Over the course of a good number of years working as a Training Developer in the Civil Service, one of the early things I learned was the importance of doing a “What have we learned” session at the end of each event. It was a great way of working out what went well, where we needed to make improvements and also as a “Team Builder”.
There were few punches pulled, on occasion an ego or two might get slightly bruised and we celebrated the things which worked and as our unofficial motto had it “copy with pride” any good ideas or processes from others. Over the years we all learned so much from these sessions and hopefully our work improved as a result. Learning from our mistakes was as important as from our successes and these review sessions were an integral, indeed vital, part of that learning.
I mention this because I believe that we all need to learn from every event and for us, as Nationalists, that means learning from campaigns. The good and the bad!
In recent years we have had, to say the least, a few campaigns, and although we had a local learning process on a small scale, I am unaware of any mainstream “learning review” being conducted.
When we won the 2011 elections to Holyrood, the 2012 elections for the Councils did we learn from them in any systematic way? If so what were the lessons we learned? Most importantly of all how did we impact what we learned? This is just as important at Ward/Branch level as it is on a National basis, but I fear that it is not something we do in any meaningful way.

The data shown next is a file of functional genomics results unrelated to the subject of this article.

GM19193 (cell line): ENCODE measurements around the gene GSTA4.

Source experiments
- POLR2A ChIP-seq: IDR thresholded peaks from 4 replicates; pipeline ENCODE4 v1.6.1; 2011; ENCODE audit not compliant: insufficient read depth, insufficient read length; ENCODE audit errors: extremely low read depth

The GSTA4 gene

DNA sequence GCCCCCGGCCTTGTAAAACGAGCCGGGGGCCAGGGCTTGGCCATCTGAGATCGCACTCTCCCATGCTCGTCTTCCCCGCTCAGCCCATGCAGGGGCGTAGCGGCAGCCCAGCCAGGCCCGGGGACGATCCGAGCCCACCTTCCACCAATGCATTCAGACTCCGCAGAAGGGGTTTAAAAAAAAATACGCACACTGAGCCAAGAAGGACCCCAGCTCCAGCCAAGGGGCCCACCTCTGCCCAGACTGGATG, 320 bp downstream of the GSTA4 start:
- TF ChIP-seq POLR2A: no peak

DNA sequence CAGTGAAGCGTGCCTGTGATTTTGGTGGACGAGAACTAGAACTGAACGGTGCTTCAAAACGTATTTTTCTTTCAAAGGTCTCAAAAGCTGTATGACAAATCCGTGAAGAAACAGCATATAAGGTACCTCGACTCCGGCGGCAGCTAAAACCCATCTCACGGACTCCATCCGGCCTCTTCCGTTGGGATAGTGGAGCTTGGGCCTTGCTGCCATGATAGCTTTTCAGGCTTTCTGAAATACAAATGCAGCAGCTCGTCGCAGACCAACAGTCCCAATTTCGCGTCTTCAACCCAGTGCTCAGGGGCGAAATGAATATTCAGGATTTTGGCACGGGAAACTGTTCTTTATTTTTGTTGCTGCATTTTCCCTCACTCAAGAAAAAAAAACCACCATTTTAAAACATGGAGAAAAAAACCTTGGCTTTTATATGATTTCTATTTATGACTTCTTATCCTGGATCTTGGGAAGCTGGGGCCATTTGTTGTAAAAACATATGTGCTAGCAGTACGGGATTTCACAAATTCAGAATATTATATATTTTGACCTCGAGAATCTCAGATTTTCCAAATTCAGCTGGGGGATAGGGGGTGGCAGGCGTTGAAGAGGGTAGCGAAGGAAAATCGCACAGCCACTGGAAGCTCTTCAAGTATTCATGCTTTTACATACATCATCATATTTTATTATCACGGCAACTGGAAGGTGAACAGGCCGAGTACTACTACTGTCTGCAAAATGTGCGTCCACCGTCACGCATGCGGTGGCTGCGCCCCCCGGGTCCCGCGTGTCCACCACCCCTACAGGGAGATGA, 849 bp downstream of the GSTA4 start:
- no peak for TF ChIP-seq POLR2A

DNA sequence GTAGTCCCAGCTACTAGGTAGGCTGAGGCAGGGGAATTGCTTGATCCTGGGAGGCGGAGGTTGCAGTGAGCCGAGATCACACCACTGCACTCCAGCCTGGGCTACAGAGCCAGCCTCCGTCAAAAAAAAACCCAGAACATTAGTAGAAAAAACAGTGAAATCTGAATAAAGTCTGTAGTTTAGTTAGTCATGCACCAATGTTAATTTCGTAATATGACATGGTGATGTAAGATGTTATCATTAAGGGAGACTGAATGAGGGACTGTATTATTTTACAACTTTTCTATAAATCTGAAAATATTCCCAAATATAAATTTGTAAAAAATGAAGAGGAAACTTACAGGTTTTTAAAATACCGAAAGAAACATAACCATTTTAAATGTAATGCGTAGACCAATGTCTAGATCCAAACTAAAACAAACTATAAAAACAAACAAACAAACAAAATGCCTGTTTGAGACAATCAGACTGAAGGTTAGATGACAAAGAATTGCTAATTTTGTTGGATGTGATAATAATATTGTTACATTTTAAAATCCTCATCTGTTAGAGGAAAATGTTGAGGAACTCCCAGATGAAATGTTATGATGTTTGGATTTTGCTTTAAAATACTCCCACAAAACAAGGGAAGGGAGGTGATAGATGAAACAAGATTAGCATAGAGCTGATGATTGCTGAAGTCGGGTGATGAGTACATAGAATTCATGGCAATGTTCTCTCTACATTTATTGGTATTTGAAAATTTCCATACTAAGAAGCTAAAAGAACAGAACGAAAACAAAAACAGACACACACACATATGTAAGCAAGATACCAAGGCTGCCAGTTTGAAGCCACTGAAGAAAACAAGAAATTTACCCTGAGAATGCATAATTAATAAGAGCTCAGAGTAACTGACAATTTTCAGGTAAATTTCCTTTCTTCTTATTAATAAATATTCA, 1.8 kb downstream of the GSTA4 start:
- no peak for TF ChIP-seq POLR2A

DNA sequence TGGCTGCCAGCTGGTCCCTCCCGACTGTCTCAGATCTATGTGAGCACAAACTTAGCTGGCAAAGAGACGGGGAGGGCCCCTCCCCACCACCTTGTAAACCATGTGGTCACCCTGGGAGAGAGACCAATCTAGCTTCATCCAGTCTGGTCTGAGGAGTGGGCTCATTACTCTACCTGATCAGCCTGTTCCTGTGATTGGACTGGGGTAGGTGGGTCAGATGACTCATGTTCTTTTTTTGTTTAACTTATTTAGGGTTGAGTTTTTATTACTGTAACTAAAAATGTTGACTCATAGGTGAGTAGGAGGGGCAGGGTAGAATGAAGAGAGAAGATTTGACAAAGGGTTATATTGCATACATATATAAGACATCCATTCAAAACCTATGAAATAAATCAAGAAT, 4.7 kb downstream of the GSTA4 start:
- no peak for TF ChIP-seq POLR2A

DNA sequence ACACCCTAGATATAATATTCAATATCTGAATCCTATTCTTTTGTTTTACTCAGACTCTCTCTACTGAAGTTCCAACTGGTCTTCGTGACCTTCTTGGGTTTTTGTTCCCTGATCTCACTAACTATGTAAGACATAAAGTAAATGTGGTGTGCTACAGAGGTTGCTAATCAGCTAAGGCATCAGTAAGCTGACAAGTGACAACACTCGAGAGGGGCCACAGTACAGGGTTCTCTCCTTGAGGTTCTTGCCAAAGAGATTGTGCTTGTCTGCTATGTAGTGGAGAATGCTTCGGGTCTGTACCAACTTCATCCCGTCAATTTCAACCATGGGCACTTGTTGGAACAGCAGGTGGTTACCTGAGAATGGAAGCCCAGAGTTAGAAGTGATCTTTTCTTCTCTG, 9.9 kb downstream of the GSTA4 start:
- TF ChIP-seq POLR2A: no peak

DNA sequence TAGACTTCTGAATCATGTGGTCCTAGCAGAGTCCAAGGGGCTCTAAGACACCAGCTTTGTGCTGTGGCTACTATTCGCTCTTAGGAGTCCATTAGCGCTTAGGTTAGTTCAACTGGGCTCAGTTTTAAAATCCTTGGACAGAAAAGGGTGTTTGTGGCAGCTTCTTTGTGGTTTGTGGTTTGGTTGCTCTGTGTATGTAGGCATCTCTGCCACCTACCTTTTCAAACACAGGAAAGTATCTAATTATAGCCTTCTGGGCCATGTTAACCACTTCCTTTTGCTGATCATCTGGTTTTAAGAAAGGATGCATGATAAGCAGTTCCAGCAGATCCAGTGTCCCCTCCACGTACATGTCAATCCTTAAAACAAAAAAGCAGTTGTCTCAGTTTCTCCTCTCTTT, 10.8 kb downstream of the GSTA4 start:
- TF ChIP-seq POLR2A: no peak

More importantly and certainly more pertinently, what did we learn from 2014?
Have we systematically tried to find out why we failed to persuade our friends, neighbours our workmates etc to support Independence?
If we are not willing to understand why people did not find our case to be sufficiently convincing, how will we change their minds for the next time? You do not learn where you went wrong by talking to those on the same side but from those we failed to convince.
We are told for example that we did not convince the more elderly on pensions, women on the futures for their families, and a wide cross section on currency. Fair enough, I’m willing to be convinced but we need to understand what was wrong and why it was wrong. If you like we need to do a “You said, we listened” exercise. We were in control of the timing and had the opportunity to test out our responses beforehand but there is nothing to suggest that we did so. Focus group are a much-derided tool but they could have shown us some of the weaknesses and given us the time to make changes.
Now, this work may be going on but I’m not aware of it and certainly not convinced that it is! More importantly I don’t think the public believe that we are listening to them and learning from what they say.
While I accept that the General Election this year came too soon to learn any lessons from the Council Elections, we do need to ask what went wrong?
- Was there a “scunner” factor in people just being fed up of constant elections/referendums?
- Had we become too complacent?
- Was our HQ operation sufficiently nimble to react to the surprise election?